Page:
I got a little carried away there.

I’m talking about tools that are proven to bring longer lasting happiness to your company. You might be thinking. There is no way my company would create a happiness plan to make us happier.

I get it. I’ve been there.

This might be true, but if you just give up then are you just throwing in the white towel. Are you resigned to an unhappy workplace? If so then you can click away. You shouldn’t waste your time here any longer.

You should be planning your weekends.

Let’s talk about what tools you have to help you bring more happiness back to your work.

I’m not sure if you noticed a trend in the younger workforce. They are buying less things and spending more money on experiences?

Why is this?

Because experiences make us happier, not new things. Experiences build friendships. It’s these friendships that matter to you, not an extra $2,000 in your paycheck. Very rarely will you look back on your life and appreciate the couch that you bought.

So I’m going to ask you a tough question.

What is your company doing to create more positive experiences for you?

They probably know that if they create positive and even stressful experiences for you it creates memories that endear you and your co-workers to the company. Yes, that means employees stay longer and work harder because of the attachment they feel for the company. It’s up to you if you want to share that information with your boss.

Ok, so they probably should buy you and your team a trip to Bali for a team building getaway, it would be nice, but probably won’t happen. What they might do is thank you for wanting to make the team happier and more productive.

That’s where my new “Work Happy Now Emergency Kit – Break in case of stress overload” comes in handy. Every company deals with stress, but it’s how you deal with it that makes the biggest difference for your employees. It’s in Beta right now, but the feedback so far has been wonderful.

I need a few more leaders who want to bring more fun and happiness to their teams. Are you interested? Click here to get the first 6 modules that can help your manager improve the culture at work and help you to become more engaged.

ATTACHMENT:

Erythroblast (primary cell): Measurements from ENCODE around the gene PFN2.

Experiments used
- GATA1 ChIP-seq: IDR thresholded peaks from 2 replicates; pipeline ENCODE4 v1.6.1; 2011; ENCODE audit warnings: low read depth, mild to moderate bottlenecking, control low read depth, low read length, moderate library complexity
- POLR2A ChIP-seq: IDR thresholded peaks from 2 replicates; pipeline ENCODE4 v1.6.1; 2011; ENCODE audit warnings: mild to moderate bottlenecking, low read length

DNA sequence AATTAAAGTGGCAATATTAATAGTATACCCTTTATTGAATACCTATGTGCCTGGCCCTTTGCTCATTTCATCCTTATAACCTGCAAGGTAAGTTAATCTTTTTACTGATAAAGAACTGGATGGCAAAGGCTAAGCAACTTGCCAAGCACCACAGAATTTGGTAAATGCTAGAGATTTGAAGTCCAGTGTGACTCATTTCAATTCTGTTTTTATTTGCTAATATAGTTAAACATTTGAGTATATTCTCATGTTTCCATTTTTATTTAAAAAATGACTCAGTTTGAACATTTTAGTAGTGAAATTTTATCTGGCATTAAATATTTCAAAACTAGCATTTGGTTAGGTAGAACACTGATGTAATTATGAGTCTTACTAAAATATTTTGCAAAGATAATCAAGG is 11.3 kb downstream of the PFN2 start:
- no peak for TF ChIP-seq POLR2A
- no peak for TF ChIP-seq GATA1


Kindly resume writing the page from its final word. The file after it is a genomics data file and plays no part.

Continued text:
Why Does Your Work Experience Trump Income Level?

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Millennials don’t want new cars, furniture, or artwork. Why do you think this is?

Think about your best times at work.

Does it ever revolve around kicking back on your chair and looking at your bank statement?

Not usually, unless your Scrooge McDuck.

It revolves around the positive experience that were created when working on a difficult project and finding a unique solution or getting together with your your co-workers after work or other experiences that make you happy.

Think about the last job you had. Do you remember the experiences or how much money you made each day?

Experiences are the glue that connects us.

Are you creating positive experiences for your younger workforce?

Experiences that help them build relationships and feel a sense of pride in their work?

Millennials don’t want to spend their money on experiences, which makes sense. Experiences create more happiness because they teach us versus just being another thing in our lives.

The more I’ve led workshops and coached leaders in the workplace the more I know in my bones that we need to create more positive experiences at work. We need to feel like our work matters. That our time isn’t being wasted.

I decided to create the Work Happy Now Emergency Kit – Break in case of stress overload. Leaders can bring a more positive experiences into the workplace and improve engagement if they have help.

Here is the one of the module in the Work Happy Now Emergency Kit:

Create Mentorship Program

Create cross pollination of ideas by creating a mentorship program. Gather everyone in a room. Put people’s names in hat. Make sure to pair people who were unable to come. Each pairing must be random to help people who don’t know each other that well to connect. Have the pairs of employees get together and ask themselves the first session’s questions.

At the end of each session have them set-up next week’s call for 30 minutes. They will set-up meetings each week until the end of the month. Each person will be given 15 minutes to talk at each session. They must bring a goal/project that they are working on and could use guidance to improve the results. You should encourage people to create a project instead of a goal. It becomes more of an adventure instead of something they have to reach and if they don’t, they feel like a failure.